Charles explains the falsity of his teachings.

July 31st, 1918.

Received by James Padgett

Washington D.C.

I am here, Pastor Russell.

Let me say a word, as I have been with you today as you read the book of which I was the writer.

I see that you are aware of the erroneous interpretations of the testament that it contains, of the false constructions that are drawn from the quotations of the Bible, and also that you feel that a great injury is being done to those who read and believe in my teachings. Well, I realize the falsity of my teachings and the wrong and injury that are being wrought among those who have been followers of me; and how great will be their surprise when death comes to them, for what I said was impossible they will find to be true – that they are more alive than they ever were while living in the flesh.

This I have realized, to my great surprise and suffering. When I was about to leave the flesh, and for long years before, I believed that when I died I would go into the literal grave and would thereafter be in a state of oblivion, knowing nothing until the day of the first resurrection, when I and all those who believed that we were of the little flock would be called into the presence of Jesus and there become his coworkers and co-judges of men during the millennium, when the rest of the world would be tried and finally judged to either a life of happiness, as men restored to the condition of Adam before the fall, or to total annihilation.

But as I passed from the body, I found that I had a spiritual body in which was contained all the faculties of mind and appetites of the flesh that were a part of me when on earth; and also, the memories of all that I had thought, and taught, when trying to lead my followers into the truth, as I supposed. I was more alive than ever before, and conscience soon began to do its work of reproval and bring to me remorse and regret for the great harm that I had done to many of my fellow men by reason of my teaching a faith that is wholly untrue, and destructive to the soul’s salvation. The soul! Ah, this is the thing that I blasphemed against, for I taught that there was no such thing or entity as the soul after the separation of the body and life; that it then ceased to have an existence, and would never again come into existence until the first resurrection, which would be the first awakening of the little flock to a consciousness of its existence.

To me the will was the great thing, and while that never ceased to exist, yet it lay in a dormant state and was as dead, knowing nothing. How vitally misleading was this teaching – and how my followers will find themselves deceived, and will suffer from the want of knowledge of the fact that the soul is the man and is susceptible to progressing in the knowledge of the truths of God while on earth, as well as after it becomes an inhabitant of the spirit world.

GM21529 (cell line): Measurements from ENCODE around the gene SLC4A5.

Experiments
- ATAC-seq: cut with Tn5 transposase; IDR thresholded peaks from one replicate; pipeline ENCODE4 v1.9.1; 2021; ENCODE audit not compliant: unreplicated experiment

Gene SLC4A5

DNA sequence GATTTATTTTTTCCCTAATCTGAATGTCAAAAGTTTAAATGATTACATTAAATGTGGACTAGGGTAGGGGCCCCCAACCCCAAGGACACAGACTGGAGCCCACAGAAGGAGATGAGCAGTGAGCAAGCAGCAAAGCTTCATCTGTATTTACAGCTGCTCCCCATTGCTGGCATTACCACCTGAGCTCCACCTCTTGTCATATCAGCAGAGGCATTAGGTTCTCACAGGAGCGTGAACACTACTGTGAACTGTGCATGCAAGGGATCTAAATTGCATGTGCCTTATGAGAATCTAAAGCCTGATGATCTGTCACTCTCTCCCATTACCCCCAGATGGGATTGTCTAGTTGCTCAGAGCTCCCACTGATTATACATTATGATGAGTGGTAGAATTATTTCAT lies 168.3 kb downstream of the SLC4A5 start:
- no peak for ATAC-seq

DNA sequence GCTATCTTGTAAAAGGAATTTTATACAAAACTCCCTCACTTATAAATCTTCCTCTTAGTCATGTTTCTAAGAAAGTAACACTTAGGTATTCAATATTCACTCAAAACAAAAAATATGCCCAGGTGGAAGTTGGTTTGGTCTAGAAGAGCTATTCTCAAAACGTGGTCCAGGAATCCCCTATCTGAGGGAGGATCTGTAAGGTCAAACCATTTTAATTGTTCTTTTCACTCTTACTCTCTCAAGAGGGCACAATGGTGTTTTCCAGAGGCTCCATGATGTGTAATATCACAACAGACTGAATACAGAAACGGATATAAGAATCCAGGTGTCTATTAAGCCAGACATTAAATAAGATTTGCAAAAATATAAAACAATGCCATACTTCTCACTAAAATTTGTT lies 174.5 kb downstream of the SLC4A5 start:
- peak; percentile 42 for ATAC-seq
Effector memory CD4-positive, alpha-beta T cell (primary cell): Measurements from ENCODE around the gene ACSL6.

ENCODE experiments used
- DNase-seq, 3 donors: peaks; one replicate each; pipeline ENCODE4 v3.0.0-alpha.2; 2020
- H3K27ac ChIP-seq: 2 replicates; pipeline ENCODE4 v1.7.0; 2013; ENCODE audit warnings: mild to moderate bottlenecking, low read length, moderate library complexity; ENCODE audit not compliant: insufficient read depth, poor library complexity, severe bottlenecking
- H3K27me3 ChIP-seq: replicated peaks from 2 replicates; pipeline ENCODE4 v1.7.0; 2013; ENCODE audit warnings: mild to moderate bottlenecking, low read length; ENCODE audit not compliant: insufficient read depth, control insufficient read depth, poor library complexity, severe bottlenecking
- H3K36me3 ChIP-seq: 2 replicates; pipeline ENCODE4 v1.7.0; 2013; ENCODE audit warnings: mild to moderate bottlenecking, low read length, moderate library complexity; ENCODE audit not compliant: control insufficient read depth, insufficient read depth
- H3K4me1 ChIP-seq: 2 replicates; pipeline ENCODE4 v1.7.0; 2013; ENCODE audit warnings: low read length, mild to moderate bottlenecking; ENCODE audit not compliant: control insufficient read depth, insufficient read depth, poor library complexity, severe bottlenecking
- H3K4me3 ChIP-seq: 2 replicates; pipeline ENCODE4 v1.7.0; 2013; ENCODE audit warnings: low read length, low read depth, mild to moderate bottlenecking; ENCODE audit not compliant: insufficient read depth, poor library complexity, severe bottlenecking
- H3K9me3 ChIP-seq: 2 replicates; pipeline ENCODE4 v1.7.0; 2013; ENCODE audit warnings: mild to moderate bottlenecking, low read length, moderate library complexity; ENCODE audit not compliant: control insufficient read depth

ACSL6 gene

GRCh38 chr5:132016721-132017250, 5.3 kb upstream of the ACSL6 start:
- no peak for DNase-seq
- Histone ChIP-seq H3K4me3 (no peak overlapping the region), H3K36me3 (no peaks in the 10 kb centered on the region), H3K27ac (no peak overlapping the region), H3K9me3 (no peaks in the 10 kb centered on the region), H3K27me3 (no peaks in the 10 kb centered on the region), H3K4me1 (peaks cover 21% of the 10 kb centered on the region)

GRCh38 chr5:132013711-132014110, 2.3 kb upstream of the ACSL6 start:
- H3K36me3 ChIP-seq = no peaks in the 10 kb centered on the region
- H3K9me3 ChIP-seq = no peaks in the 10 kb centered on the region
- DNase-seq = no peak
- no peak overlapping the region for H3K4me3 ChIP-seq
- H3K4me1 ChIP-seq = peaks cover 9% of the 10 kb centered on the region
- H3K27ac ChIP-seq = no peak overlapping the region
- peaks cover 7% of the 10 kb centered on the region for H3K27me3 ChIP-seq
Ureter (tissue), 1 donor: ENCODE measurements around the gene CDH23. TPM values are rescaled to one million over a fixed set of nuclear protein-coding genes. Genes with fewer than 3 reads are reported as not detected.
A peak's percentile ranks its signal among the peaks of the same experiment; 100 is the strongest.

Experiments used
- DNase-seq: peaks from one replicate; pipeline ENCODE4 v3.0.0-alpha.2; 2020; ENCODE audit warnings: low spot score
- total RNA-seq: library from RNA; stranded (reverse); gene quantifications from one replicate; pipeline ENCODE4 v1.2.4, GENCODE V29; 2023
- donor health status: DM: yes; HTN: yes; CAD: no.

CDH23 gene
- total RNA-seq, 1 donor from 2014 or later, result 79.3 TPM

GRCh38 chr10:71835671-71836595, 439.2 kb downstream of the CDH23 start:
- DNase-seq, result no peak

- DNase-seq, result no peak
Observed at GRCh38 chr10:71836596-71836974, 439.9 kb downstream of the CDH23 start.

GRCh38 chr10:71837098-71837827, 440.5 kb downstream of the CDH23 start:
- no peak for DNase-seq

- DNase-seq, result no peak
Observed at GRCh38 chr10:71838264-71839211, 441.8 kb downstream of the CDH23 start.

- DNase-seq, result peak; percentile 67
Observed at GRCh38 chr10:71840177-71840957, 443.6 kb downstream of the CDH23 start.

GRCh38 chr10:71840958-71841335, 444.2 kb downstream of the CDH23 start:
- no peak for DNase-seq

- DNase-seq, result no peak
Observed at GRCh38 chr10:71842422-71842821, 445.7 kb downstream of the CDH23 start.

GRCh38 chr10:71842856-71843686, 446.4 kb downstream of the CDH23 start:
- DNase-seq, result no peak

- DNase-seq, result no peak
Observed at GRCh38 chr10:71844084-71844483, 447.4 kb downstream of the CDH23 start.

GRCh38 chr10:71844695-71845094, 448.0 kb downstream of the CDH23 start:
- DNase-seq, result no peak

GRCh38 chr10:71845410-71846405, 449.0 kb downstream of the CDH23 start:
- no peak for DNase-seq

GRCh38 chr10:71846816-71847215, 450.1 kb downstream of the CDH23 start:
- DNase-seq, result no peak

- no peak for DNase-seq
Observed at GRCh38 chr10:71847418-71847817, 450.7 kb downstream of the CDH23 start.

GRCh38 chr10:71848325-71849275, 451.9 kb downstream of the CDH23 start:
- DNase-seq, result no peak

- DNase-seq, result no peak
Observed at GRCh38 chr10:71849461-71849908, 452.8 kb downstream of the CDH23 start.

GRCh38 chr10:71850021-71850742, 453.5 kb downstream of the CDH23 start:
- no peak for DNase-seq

I have had a tragic awakening, with all the consequences of a tragedy in which I was one of the important actors, and the principal cause of the results of the tragedy.

I know what death means, and what life means, for I died merely to live, and to live a life in which at this time is much suffering and regret, accompanied by the knowledge that I have before me a work greater than I can perform in many long years in the future.

I must now try to undo what I for so many years did, to the injury of those who believed in me; and when I realize that there is hardly a way, until these followers of mine become spirits like myself, in which I can do this work, my suffering becomes almost unbearable. Only through the medium of the mortal can I reach these people, and because of my teachings they will not believe what I may attempt to communicate through a mortal medium (which medium I wrote against and reviled, and alleged that they were only creatures used by the devil and his minions to deceive mankind).

If I had only known the truth, and thereby abstained from preaching untruth in this particular, how different my lot would now be. But I believed what I taught, and taught what I believed. It was all a lie, and though I believed it, yet that fact does not lessen my regrets, for I see with the clearness of the spirit that my thoughts and teachings are believed by many of my followers because I taught them; and consequently they will suffer from their beliefs; and the fact that I believed these erroneous things and taught in good faith will not, in one iota, save them from the darkness and sufferings which will certainly become theirs.

Unfortunate is the man who believes spiritual untruths; but accursed is the man who teaches them, and thus deceives those who are earnestly seeking for the truth.

I would like to write more tonight in reference to this matter and my condition, and the heavy burden which I am now bearing, but your wife says I must not write more now as you are not in condition to be further drawn on.

So, thanking you, and having the hope that at some time in the near future I may again communicate with you, I will say good-night.

Your friend,

Pastor Russell